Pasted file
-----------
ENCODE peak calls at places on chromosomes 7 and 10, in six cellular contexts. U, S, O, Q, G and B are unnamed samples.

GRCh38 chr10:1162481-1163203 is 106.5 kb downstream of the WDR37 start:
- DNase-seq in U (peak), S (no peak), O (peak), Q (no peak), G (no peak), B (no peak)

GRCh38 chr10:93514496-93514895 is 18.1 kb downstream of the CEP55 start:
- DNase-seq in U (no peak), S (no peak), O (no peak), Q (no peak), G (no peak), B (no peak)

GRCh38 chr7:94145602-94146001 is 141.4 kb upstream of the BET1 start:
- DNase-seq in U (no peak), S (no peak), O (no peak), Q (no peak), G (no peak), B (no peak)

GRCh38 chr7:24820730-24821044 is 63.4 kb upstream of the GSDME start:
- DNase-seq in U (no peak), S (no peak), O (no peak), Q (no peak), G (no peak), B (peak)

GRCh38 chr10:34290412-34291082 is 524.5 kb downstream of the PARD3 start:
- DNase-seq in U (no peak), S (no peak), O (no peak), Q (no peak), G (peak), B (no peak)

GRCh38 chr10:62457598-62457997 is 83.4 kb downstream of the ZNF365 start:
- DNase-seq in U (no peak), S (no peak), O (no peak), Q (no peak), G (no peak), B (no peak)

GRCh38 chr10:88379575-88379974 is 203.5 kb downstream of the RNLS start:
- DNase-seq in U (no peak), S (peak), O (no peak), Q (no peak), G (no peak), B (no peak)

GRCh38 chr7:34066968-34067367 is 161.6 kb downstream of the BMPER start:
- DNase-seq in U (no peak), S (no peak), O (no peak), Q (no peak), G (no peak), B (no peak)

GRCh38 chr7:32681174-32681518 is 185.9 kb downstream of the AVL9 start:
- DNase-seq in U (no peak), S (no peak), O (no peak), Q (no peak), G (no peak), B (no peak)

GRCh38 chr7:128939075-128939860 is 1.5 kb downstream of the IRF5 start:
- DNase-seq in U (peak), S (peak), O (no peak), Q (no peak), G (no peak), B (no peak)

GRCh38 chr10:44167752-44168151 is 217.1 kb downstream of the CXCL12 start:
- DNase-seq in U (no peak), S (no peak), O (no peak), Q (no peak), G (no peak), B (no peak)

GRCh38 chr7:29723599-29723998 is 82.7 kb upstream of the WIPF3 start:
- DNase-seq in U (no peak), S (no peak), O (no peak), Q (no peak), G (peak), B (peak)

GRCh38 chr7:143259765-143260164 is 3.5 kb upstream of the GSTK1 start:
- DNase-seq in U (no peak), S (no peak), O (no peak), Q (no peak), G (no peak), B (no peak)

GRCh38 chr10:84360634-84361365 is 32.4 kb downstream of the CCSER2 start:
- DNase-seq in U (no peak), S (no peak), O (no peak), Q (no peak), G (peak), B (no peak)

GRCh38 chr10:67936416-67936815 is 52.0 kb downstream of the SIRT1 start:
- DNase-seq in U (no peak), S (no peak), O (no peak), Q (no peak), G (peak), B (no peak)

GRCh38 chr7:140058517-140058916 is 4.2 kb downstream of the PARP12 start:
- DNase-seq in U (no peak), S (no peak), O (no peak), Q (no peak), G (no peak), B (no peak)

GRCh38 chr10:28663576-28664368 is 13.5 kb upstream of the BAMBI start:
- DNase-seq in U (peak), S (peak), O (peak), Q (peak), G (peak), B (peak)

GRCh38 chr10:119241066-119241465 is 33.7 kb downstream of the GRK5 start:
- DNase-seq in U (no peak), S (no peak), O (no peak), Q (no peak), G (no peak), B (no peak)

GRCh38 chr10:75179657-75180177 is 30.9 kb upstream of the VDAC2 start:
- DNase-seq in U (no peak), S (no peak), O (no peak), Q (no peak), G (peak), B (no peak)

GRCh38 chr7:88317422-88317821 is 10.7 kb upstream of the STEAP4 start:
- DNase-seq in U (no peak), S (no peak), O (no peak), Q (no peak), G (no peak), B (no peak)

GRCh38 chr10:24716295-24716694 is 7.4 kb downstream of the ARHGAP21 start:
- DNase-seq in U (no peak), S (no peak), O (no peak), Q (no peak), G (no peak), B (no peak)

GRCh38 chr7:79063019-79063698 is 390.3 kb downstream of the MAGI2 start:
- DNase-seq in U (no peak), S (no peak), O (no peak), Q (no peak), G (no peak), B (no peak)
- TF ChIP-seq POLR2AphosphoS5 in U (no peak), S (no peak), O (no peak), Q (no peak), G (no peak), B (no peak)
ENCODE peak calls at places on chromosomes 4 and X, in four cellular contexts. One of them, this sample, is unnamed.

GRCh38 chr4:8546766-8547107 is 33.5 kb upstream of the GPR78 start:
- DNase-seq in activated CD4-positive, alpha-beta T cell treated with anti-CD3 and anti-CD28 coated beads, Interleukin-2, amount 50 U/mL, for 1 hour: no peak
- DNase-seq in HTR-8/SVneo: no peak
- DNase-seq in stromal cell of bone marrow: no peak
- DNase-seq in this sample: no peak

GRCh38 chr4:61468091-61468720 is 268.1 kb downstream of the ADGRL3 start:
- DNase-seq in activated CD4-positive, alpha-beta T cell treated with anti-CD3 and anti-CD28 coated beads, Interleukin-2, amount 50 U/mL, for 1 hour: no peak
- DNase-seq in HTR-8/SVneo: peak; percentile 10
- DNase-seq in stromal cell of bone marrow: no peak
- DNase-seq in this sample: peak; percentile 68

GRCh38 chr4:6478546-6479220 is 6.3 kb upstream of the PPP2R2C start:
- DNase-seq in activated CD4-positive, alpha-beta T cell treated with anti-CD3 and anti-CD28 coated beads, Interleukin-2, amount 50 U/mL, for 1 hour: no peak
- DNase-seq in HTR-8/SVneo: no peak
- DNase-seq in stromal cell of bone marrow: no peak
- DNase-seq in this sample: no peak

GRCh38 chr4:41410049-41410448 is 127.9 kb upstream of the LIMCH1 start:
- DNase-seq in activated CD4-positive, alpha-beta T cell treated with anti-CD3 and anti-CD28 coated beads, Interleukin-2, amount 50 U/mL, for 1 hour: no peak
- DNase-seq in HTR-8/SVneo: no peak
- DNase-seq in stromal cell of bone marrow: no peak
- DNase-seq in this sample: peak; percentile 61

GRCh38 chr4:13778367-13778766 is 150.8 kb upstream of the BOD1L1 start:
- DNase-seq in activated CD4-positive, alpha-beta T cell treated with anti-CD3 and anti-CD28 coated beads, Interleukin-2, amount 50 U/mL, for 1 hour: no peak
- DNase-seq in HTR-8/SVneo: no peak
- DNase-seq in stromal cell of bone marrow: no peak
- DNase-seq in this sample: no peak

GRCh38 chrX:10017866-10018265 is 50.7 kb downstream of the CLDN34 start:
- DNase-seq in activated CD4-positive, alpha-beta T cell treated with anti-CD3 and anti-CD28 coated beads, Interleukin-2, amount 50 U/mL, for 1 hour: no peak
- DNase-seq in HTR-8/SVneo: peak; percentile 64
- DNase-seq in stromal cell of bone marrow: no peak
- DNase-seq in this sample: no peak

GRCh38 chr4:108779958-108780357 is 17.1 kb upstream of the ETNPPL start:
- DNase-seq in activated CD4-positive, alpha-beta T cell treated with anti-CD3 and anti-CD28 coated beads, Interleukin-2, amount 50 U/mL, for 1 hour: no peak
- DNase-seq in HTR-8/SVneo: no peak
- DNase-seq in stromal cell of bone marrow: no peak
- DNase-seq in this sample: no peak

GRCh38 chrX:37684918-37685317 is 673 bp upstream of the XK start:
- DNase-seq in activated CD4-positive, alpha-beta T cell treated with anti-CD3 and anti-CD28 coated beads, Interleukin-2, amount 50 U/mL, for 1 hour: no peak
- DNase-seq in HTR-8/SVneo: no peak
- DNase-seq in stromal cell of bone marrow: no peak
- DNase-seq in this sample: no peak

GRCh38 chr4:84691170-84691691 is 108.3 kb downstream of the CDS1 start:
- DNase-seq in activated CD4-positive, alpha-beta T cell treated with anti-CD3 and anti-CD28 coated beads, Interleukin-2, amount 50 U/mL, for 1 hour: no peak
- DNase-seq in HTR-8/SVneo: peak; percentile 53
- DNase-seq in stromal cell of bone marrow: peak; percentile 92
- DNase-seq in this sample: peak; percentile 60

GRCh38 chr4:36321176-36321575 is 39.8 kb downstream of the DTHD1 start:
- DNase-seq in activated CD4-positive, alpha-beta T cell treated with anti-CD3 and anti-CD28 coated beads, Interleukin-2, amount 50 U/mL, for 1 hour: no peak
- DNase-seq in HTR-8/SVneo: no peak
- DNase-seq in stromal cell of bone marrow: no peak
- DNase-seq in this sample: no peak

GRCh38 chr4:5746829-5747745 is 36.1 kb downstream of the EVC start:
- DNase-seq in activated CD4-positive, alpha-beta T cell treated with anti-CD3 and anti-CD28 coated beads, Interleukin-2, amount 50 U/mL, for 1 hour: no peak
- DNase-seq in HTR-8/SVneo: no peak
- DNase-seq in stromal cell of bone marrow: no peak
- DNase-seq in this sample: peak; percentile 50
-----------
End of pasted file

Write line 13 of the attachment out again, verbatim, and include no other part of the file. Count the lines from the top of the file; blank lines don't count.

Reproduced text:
- DNase-seq in U (no peak), S (no peak), O (no peak), Q (no peak), G (no peak), B (no peak)